Sunday, March 27, 2011

Anticipation is keeping me waiting...

It has been twelve days since our IUI and the air is thick with anticipation. Our nurse told us to wait two weeks before taking a pregnancy test, as if we'd have no problem waiting fourteen long days before we knew the outcome of all our time, hard work and money. Are we going to get pregnant on the first try? Does anyone? What if we have to start all over again?

It certainly has given me plenty of time to read up on my hopefully impending pregnancy. We literally have two big stacks of books that have been given to us by other formerly preggo mommies-to-be. The books are all the same; sappy intro about the wonders of mommyhood, chapter about habits you'll have to change, chapter about symptoms, chapter about the weeks of development, chapter about honest and actual infertility, and all sorts of innuendos about you and your fantastic husband and what he should be doing to help support healthy pregnancies. My partner looked online for a book on the lesbian pregnancy experience, but she found only one or two, and neither of which pertained to our insanely, outrageously  normal situation. Apparently all hopefully preggo lesbos are either single or in an uprooted, unhappy, unstable relationship.

The weird symptoms I felt at first (you know, all the usual pregnancy symptoms....nausea, indigestion, heartburn, constipation, achy boobs....) were in full on preggo stage for the first 48 hours after the IUI, but then faded to nothing. I feel totally normal. Is that normal? The one thing that I still feel is ridiculous thirstiness. It's as if I've morphed into a camel and I'm heading into the desert for a 1,000 mile race and will be without water for weeks. I literally can't drink enough of it.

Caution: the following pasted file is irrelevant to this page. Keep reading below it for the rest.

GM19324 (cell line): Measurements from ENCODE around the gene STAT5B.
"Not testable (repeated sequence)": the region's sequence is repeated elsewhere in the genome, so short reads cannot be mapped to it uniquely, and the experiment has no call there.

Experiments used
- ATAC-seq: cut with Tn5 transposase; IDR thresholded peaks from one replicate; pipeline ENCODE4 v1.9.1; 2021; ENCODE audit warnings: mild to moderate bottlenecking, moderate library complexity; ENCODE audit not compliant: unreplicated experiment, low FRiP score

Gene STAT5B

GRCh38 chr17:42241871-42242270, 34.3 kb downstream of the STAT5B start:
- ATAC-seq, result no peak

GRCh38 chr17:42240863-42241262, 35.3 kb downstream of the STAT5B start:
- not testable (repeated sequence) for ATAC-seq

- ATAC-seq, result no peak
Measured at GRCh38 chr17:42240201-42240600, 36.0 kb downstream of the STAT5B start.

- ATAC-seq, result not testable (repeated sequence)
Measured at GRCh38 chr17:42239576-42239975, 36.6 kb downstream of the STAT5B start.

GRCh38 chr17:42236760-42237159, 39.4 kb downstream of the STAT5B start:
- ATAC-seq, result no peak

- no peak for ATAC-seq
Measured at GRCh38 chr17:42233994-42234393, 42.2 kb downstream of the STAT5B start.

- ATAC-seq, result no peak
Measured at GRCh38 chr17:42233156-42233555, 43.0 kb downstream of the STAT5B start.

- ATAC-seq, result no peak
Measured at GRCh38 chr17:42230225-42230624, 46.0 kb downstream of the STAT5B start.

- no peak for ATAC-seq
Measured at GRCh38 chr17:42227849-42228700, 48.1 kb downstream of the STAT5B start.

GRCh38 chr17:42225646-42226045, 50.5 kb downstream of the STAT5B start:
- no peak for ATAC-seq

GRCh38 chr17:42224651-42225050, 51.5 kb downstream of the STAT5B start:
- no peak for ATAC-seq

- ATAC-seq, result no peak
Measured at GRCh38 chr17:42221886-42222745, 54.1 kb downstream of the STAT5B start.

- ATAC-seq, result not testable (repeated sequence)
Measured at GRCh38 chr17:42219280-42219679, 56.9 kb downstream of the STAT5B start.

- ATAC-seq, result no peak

The rest of my drinking habits have changed as well. Coffee, my first true love, has become something I drink now only once a day, one cup of half regular, half decaf. If I'm feeling saucy, perhaps a cup of decaf in the afternoon. And liquor, my second true love, has become something of a distant memory. I am so missing my one cape coder or one gin and tonic after work that I practically have the shakes.

As for my third true love, she is getting rather mushy and gushy about the probability of baby on the first try. Not that there's anything wrong with positive thinking or hope, but my partner has literally gone from 'don't talk to me about it, I don't want to get my hopes up' to '***sigh***I think you're pregnant...' as she loving looks into my eyes, in a mater of 12 days.

We have two more days to wait, but then again my period wouldn't start again until 5 or 6 days from now, so maybe we have longer to wait. We bought a pregnancy test today......anticipation for a few more days. Keep your fingers crossed....

Sunday, March 20, 2011

Lesbians, meet your daddy.

Our sperm came from the west coast. Their website at California Cryobank was wonderful; lots of diverse specimens to select from. Not surprisingly, they were all very young, mostly college or graduate students, and all shared a love for the ocean. Ahh yes, they all surfed or scuba dived or sailed, no matter their eye or hair or skin color. A bunch of true California guys.

Our donor was, at the time of his deposit, in graduate school studying science and was a chiropractor professionally. Olive complexion with thick, brown hair, with a smaller stature at 5'9", and a fairly slim body type. A well rounded person, he had a love for travel, music and animals. We thought he was perfect.

The day I called to book his flight to Dartmouth I was reminded of the last several scenes in 'If these walls could talk' when Ellen's character is going to the sperm bank to get their vial. It was this huge canister with all these big red letter's all over it stating 'this side up' and 'hazardous materials'. Nitrogen to help keep the sperm cold. I remember laughing as she seat-belted it into the front seat of her car, as if it were a little person. It was so big and awkward. And that's why I didn't even flinch when the lady at the sperm bank calmly told me that it would be $175 to ship my vial to New Hampshire. Fine. A small price to pay, honestly.